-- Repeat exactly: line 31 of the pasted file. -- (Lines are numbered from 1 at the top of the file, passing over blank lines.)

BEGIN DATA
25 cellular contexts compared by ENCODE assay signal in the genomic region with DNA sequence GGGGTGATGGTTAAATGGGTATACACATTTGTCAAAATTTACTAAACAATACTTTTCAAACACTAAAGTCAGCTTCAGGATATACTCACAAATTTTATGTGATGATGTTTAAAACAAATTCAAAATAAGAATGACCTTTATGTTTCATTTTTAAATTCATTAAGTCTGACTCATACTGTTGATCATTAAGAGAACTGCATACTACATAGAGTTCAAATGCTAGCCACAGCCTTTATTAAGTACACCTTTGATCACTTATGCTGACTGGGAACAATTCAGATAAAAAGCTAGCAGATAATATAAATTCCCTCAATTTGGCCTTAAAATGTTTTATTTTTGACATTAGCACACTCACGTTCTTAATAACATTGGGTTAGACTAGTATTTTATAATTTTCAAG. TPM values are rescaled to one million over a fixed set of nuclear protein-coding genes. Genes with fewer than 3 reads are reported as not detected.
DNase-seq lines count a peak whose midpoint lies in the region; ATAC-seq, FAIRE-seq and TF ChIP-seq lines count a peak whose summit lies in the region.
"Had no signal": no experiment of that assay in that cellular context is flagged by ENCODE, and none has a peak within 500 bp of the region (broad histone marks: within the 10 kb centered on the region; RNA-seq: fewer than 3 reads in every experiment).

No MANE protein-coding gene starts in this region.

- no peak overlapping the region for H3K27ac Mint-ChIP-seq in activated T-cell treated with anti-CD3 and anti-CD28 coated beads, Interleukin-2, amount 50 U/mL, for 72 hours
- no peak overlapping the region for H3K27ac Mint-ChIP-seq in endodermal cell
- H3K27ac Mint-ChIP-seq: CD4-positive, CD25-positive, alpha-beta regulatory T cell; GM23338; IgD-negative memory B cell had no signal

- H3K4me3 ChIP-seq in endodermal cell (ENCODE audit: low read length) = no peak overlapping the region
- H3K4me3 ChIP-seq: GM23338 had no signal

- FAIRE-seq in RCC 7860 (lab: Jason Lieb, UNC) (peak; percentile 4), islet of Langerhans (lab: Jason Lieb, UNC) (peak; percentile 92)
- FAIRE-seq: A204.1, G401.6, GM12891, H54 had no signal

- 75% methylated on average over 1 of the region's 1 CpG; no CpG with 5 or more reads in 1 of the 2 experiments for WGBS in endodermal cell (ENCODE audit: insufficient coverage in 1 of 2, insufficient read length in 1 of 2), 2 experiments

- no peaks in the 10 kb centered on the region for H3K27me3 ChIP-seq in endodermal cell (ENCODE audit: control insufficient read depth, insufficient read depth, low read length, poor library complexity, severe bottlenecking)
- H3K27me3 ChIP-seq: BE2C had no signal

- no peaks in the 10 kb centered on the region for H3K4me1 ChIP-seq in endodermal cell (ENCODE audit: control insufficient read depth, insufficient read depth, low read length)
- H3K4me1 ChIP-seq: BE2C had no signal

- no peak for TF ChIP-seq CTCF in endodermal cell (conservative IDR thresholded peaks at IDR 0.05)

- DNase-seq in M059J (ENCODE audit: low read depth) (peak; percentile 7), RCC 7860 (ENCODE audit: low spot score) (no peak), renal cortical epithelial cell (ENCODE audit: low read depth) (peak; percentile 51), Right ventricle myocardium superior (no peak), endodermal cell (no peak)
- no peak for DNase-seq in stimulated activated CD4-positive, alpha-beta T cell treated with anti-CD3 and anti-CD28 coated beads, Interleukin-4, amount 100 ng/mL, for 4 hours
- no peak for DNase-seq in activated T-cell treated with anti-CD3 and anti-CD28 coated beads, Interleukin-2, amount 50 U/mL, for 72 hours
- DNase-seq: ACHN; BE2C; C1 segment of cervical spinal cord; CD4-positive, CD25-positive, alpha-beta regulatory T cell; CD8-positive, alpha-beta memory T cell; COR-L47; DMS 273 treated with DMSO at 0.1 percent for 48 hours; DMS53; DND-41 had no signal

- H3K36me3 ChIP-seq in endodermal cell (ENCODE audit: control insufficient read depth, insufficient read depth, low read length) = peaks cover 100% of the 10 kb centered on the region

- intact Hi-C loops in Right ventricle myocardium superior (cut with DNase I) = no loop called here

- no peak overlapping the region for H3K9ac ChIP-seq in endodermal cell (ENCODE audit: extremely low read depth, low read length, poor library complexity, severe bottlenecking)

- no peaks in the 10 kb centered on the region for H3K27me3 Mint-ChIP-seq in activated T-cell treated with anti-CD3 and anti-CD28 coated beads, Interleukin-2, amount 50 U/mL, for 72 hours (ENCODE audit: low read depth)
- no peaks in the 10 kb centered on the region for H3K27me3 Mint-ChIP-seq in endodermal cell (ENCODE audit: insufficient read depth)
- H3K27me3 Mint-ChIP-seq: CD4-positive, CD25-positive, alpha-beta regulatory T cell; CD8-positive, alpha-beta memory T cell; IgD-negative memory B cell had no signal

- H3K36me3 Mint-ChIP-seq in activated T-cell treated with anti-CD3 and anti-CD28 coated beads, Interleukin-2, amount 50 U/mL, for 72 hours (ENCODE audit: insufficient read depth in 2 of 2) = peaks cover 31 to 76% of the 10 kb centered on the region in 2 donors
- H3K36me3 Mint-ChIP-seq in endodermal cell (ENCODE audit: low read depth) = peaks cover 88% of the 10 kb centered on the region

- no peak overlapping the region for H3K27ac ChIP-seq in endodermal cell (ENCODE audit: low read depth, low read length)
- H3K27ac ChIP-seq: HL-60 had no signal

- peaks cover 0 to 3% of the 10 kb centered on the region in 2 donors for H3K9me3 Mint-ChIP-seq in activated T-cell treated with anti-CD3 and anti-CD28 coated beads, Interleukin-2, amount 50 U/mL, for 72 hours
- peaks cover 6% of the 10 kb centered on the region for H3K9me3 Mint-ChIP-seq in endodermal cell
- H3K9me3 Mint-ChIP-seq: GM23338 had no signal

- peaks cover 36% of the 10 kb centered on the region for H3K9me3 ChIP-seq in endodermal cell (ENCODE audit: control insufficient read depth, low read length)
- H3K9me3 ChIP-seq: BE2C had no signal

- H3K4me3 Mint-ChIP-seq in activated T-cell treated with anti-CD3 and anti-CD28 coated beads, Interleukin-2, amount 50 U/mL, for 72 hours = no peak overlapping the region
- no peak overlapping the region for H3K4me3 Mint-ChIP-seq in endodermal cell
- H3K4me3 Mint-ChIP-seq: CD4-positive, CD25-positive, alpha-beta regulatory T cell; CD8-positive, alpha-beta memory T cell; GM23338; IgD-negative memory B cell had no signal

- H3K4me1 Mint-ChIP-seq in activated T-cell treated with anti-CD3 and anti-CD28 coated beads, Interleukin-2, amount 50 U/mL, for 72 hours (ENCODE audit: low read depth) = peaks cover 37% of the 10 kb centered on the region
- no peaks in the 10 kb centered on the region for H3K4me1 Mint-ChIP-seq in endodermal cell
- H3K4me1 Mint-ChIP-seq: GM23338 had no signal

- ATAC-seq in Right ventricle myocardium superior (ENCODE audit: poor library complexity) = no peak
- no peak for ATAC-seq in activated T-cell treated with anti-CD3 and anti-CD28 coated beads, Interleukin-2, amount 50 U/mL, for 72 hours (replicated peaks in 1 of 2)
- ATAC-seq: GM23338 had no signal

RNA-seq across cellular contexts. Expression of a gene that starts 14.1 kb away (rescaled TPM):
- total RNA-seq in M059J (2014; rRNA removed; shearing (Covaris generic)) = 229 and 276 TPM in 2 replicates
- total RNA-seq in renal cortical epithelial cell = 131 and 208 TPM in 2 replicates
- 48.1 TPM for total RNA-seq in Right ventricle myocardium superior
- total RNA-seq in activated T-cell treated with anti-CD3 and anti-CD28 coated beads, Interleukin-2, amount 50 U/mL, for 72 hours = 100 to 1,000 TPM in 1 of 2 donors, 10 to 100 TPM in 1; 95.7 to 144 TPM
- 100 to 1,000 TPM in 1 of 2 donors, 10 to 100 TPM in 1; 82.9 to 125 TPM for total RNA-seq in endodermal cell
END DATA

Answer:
- H3K27ac ChIP-seq: HL-60 had no signal